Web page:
“Okay people, who wants to read first?”
Squinting for better vision, Hector Bates scanned his class of twenty-three students. Forty-five eyes were looking at anything and everything but him. Some students were writing furiously in a vain attempt to look like they were taking notes. Some were shuffling through their backpacks, and one was even picking her nose. A student in the back, who had lost his left eye in a B.B. gun accident when he was in grade school, was rolling his glass eye around on the desk. That kid was a character. Always taking out that eye to play with when he was bored. Seeming to sense he was being watched, the boy very carefully blew the dust off the eye and popped it back into his socket, folding his hands innocently on his desk when he finished.
“People, the assignment was to write a short poem about forgiveness. Did any of you actually do it?” Again, Hector looked around the classroom. It was obvious that none of them had done anything. He could feel his chest tightening as a familiar feeling built up inside him. What the hell is wrong with kids these days? Why is it that they can never do anything that involves a little bit of thinking?
“I’d be lying if I said I wasn’t more than a little bit disappointed in all of you. Now I know that you are all intelligent students… you’d better be; you are in college. I’m afraid that I’m going to have to fail each one of you for this assignment. And I don’t want any complaints. This is the way real life works. When you slack off, you risk losing. You’re lucky your only losing a grade here. Believe me, things could be a lot worse…” He glared at his students. “What if your life had depended on completing this assignment? Would you have done it then?”
“Ugh! Really, Professor Bates, I think most of us did the assignment, we just don’t want to read out loud!”
Hector’s eyes darted to where the voice came from. The short brunette in the back was rolling her eyes at him. What was her name? Mercedes, or Lexus, or Toyota, he knew it was a car of some sort.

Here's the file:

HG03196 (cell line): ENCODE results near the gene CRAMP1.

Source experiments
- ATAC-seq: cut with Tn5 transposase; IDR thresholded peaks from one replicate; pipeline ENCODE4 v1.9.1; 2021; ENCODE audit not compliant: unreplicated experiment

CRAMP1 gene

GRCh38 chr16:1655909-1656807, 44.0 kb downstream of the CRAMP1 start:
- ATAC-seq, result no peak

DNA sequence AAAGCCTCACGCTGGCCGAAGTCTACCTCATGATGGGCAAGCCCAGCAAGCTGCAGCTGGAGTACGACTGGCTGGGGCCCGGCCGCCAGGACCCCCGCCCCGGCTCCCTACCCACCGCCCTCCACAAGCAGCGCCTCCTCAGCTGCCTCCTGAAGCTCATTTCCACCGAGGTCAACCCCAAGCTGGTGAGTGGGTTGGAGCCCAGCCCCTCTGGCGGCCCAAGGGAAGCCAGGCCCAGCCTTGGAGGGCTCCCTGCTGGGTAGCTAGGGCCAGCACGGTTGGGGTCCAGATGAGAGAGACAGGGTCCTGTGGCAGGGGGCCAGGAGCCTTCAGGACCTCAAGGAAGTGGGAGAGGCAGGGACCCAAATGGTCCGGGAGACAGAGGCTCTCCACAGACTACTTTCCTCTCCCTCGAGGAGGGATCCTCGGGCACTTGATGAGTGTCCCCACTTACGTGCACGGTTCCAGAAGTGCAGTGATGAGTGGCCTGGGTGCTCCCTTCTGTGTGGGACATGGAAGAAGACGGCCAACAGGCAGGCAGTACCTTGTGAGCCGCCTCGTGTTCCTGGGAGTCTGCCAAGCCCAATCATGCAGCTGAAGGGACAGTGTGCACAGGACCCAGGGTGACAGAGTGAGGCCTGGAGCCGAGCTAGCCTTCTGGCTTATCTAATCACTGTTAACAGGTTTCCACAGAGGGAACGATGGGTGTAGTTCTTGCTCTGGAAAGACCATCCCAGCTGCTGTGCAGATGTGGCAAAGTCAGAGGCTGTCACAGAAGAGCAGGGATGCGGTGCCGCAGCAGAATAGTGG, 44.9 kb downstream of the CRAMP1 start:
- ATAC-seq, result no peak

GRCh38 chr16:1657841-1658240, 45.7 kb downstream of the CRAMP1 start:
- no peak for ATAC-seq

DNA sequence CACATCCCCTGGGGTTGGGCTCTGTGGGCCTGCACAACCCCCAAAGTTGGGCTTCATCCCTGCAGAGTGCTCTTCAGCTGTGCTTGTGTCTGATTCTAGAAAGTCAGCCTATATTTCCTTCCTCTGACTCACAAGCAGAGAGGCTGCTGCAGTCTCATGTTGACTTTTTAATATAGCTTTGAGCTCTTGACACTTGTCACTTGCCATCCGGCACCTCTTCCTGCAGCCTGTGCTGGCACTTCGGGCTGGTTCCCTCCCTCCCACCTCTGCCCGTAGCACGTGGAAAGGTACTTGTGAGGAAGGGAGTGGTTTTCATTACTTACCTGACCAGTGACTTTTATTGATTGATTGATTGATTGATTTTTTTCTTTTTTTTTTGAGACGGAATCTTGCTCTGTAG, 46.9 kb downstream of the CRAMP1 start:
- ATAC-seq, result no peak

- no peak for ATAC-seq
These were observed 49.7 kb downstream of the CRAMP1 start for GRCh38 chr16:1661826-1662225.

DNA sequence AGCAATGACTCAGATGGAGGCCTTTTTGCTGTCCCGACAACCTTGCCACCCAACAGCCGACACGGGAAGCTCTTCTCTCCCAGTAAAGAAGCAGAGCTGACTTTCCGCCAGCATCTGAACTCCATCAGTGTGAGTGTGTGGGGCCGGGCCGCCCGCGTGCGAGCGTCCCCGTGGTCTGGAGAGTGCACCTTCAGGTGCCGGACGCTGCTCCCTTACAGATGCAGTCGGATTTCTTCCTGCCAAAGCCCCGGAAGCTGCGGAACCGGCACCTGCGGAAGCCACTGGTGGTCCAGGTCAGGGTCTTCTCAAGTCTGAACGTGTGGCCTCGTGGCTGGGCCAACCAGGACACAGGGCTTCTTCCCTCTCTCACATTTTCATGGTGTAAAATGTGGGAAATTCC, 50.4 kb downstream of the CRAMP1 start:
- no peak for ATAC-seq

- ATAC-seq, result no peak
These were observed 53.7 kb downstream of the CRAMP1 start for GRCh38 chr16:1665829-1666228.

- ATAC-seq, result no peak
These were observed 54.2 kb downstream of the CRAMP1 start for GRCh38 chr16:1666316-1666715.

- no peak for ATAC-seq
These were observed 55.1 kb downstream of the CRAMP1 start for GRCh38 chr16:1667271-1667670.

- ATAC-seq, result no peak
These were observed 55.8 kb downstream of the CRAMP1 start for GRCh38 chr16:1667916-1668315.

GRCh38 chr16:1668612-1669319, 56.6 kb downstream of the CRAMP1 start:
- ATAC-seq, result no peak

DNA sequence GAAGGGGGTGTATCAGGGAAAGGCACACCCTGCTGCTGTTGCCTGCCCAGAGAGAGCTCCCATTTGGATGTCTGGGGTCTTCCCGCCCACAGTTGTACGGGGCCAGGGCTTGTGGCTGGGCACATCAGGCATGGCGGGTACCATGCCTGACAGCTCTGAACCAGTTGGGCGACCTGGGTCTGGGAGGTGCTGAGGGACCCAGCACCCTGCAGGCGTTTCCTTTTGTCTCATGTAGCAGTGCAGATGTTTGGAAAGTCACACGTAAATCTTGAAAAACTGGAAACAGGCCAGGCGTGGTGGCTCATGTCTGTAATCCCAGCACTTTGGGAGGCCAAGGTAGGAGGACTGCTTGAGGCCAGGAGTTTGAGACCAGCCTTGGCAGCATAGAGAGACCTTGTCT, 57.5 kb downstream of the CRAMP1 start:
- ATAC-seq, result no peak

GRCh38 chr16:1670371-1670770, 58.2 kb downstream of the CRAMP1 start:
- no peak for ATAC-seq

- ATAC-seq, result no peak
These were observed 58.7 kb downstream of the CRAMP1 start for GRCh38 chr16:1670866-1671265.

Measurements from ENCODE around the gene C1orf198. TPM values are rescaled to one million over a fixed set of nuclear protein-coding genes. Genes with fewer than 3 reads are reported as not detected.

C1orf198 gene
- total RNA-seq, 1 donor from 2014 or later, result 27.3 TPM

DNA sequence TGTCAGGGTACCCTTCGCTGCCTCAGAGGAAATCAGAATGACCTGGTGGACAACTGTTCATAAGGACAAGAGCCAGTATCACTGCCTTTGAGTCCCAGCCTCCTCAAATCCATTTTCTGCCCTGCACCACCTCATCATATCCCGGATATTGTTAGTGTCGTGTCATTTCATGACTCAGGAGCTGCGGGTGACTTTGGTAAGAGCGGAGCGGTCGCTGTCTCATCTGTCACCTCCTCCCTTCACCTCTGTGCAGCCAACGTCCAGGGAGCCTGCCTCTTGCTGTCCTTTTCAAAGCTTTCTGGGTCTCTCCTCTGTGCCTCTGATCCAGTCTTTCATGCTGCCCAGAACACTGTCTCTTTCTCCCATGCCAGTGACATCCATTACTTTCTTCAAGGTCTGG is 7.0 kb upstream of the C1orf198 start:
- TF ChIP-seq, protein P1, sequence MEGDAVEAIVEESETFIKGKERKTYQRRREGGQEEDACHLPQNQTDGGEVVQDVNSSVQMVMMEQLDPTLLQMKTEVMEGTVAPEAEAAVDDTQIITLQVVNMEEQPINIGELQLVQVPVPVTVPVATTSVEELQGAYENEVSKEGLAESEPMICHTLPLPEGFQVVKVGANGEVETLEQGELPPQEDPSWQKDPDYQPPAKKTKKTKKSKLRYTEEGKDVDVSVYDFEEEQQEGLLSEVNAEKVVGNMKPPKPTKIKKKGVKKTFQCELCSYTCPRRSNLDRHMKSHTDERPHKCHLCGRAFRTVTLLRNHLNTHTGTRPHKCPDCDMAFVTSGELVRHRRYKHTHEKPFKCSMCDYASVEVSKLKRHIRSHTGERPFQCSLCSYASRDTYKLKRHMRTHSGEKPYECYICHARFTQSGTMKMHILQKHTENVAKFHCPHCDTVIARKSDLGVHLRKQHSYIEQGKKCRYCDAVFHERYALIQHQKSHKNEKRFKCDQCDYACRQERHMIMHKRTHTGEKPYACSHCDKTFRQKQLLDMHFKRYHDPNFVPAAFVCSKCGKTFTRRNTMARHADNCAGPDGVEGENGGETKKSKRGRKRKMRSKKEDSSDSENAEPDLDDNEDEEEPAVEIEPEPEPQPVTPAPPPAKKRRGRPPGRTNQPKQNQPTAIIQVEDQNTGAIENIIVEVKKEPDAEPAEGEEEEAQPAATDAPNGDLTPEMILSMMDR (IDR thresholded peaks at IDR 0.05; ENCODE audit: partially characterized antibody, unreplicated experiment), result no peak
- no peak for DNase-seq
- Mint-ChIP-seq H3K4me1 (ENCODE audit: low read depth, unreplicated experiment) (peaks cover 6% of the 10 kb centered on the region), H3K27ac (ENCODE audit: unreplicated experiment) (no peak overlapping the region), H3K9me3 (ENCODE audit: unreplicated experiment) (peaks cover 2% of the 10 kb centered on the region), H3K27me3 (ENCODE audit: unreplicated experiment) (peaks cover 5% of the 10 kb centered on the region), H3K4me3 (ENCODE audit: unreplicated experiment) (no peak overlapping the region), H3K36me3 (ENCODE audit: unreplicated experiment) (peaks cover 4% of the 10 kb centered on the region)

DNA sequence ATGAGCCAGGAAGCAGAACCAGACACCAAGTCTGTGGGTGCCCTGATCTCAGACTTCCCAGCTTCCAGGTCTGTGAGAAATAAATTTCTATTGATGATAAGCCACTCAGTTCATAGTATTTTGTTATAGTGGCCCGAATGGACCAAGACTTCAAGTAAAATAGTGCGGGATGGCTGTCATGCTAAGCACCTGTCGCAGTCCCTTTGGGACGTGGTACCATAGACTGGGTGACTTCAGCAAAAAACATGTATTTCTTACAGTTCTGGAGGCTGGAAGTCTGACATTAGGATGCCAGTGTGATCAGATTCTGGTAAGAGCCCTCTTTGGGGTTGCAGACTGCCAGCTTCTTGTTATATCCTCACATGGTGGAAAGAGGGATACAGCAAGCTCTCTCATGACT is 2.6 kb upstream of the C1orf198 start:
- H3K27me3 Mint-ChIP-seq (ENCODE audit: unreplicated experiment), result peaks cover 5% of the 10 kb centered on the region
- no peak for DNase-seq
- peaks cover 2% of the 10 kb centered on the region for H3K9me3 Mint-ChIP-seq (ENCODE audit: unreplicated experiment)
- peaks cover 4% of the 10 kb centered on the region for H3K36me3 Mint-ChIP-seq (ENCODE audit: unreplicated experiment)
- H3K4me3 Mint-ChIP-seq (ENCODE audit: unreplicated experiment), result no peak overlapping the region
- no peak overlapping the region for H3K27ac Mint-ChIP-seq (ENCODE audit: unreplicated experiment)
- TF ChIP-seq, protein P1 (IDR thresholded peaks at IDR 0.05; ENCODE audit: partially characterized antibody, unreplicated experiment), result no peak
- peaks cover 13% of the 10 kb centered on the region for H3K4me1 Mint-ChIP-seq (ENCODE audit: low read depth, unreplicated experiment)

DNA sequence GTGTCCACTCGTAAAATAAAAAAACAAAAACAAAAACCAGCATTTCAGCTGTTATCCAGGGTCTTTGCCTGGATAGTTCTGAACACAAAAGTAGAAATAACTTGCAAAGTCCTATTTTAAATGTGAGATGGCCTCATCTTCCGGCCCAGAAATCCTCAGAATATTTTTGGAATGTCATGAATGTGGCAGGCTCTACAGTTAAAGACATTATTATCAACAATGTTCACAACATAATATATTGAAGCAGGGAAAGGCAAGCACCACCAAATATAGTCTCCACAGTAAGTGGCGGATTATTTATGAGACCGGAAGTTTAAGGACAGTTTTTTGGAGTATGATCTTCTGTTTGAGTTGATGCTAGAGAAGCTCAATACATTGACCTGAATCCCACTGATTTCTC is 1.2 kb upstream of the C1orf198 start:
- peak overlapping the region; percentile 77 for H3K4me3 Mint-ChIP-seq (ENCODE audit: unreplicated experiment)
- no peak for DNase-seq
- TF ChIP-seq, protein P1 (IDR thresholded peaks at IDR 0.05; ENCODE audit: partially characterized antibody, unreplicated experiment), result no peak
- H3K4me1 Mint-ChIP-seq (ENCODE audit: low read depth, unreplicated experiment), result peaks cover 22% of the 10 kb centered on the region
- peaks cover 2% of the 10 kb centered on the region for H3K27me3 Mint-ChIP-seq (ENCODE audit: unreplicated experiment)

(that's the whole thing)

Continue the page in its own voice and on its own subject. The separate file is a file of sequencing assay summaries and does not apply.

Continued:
“I’m sorry, young lady, but this course requires you to read your original work out loud to the class, so they can benefit from hearing other peoples writing styles, and you can benefit from the critique.”
The car-girl snorted. “Actually, this is a poetry writing class, sir, I don’t hear anything about poetry reading in the title, do you?”
Hector fumed silently while the classroom filled with snickers. Where did they get off talking to him that way? Didn’t the youth of this day respect their elders? Their professors? Their superiors? What ever happened to “Yes, Professor Bates”, “We’ll do that assignment, Professor Bates”, “We appreciate you, Professor Bates”? How dare these students sass him like this? Would they speak to their grandparents in this manner?
Hector was silent for a few minutes, slowly looking over the classroom. He had to calm himself down. He didn’t want to end up doing something he might regret.
“You know what? I think class is over. I don’t really feel like dealing with you right now. You are all excused for today, but please be here on time on Friday. Everyone who did the assignment please leave it here on my desk.”
* * * * *
Hector stared blankly at the empty classroom. It certainly hadn’t taken them very long to leave. These days it seemed like no one wanted to learn anymore. No one cared about education, or increasing their knowledge. They were wasting their lives, and causing him to waste his. They were taking up his time and taking up room on this planet with their meaningless existences. But no, he was being too harsh. They had to be worth something. At least one of them had to have actually tried on the assignment. One of them had to give a damn.
Sighing, Hector slowly walked over to his desk. He could feel his bones creaking with every step. “fifty-two years…”
He lowered himself carefully into his chair and began reading over the poetry. Just one, he thought, I only need to find one. If I can find one, only one, maybe things aren’t so bad. One good poem. That’s it. Someone has to care about learning. Just let me find that one person… the one person who actually tried…